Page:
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Testing with a Low-Code Platform, whilst using Scrum.

Last post 04:09 am March 22, 2023 by Pierre Pienaar
3 replies
11:35 am March 21, 2023

Fairly new Scrum Master who has a massive headache at the moment in relation to testing. I have visited the other forums however, I am often left with more questions than answers. So far, at a high-level, I have assumed:

1. There is NO formal documentation which clearly outlines the type of testing that is to be performed in order to release a successful increment during a sprint. 

2. Testing and the type of testing needed, depends on what type of platform you are using to build and the type of product you are building. As we are using a low/no-code platform, can i assume there is less testing to do or we omit certain types of testing. In that case, there will never be any formal documentation in Scrum with regards to testing? 

3. Testing is NOT to be done outside the Sprint. 

4. There are hundred's of different types of testing for Agile Software Development, for example, TDD, BDD, Functional Tests, Examples, Story Tests, Prototype, Simulations, Exploratory Testing, Scenarios, UAT, Unit Testing, Component Testing, Performance / Load Testing and 'Illity Testing' which is slowly making me loose my mind.

How on earth are we supposed to navigate through this QA quagmire?

Any help would genuinely be appreciated 

06:16 pm March 21, 2023

Have you identified any organizational standards for ensuring that work is of usable quality, and that company brand and reputation will not be put at risk?

The Developers will have to meet this standard as a minimum, since they are accountable for quality, by ensuring that at least one Done finished increment is provided every Sprint. Do they have any insights into this standard? If the quality isn't there, they will be collectively accountable and will have to fix it.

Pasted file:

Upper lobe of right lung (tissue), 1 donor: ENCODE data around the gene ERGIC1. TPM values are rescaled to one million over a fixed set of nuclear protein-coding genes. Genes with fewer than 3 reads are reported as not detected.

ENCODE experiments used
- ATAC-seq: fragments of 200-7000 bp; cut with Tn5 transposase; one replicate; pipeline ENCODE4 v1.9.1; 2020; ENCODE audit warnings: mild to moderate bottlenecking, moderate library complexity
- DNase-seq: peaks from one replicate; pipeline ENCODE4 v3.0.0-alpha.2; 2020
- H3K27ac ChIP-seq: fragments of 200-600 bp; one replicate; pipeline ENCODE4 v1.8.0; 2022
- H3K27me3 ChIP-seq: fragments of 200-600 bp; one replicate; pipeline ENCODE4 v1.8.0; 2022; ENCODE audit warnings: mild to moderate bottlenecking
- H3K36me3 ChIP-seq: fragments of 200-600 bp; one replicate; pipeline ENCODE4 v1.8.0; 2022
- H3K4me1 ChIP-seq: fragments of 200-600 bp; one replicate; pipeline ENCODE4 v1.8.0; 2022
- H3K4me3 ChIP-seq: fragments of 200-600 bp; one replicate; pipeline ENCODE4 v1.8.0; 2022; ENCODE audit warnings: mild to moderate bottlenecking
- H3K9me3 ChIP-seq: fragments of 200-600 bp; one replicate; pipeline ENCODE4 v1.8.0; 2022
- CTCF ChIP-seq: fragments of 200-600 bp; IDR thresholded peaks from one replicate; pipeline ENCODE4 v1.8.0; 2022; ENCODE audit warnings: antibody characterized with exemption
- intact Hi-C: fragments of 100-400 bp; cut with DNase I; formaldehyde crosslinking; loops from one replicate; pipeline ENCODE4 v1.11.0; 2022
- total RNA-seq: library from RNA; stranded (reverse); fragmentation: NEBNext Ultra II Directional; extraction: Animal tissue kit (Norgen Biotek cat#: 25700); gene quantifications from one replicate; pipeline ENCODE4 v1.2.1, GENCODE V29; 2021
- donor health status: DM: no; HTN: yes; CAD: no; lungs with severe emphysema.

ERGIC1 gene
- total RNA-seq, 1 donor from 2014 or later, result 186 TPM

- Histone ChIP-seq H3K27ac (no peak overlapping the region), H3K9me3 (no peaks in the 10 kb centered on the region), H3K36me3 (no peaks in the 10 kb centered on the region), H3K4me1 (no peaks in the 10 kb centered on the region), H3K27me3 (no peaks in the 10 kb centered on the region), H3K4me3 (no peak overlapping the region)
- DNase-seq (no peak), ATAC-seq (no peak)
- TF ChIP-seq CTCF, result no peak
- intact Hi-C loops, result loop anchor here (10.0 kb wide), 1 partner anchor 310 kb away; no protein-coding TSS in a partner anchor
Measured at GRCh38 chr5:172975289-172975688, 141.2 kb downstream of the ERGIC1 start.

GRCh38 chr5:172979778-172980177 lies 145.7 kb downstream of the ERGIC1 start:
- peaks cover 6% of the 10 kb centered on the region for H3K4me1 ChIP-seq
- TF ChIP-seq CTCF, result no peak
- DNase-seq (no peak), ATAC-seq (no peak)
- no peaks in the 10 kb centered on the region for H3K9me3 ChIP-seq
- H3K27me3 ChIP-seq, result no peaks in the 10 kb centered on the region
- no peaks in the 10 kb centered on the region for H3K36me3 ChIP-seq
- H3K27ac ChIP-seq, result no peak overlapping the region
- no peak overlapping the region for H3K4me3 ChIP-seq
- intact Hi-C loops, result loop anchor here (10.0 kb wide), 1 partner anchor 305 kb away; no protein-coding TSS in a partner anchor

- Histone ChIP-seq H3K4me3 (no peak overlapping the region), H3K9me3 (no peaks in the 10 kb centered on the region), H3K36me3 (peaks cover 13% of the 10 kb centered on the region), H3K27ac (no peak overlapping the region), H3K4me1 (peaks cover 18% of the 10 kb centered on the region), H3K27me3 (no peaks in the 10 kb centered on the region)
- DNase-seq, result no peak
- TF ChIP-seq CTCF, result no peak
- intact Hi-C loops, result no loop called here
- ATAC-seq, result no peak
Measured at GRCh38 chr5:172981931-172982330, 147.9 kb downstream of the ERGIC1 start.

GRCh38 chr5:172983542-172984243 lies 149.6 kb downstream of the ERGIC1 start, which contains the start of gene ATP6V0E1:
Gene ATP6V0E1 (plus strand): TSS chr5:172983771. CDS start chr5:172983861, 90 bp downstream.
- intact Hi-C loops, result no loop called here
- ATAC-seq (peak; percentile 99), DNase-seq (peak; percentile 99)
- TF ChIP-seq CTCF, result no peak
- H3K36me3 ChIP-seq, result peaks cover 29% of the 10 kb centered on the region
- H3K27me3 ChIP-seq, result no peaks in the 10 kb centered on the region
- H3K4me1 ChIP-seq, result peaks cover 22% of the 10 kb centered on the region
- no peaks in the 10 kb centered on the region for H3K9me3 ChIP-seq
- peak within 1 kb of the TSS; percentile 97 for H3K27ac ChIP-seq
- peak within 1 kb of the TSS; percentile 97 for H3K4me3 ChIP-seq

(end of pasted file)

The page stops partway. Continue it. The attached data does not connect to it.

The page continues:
07:34 pm March 21, 2023

So, have you found anything in the Scrum Guide or forums that say what languages have to be used for writing software?  Or what applications have to be used to manager the code repositories? Or any formal documentation that outlines the formatting and coding standards that must be followed in order to produce usable, valuable increments. That is because Scrum does not dictate any of those things.  They are something that each organization and team have to decide on their own.  Same goes with testing.  Testing is something that is done by the Developers to ensure that they code works and produces the expected results.  How that testing is done is entirely up to the Developers.  As @Ian points out, the larger organization might have some standards around how tests are done and what qualifies as a "good test".  The Developers should abide by those standards but they are free to add more stringent criteria if they choose.

How on earth are we supposed to navigate through this QA quagmire?

This "quagmire" you mention has never been a problem for any organization in which I have worked.  I have spent a large part of my career with "QA" in my job title.  But I have never had any issues with incorporating quality assurance into various software development models.  The context of having a separate QA organization that "tests" everything after the "developers are done" worked in the days where a software release could be delivered after months of work.  Today, people with QA in their titles should are mostly embedded in the team with others that have Software Engineer or Software Developer as their titles.  The testing is done as the coding is done.  Tests are identified before the coding begins and they are executed continuously as the coding is undertaken.  It can be via automation or manually, whatever the team decides is best.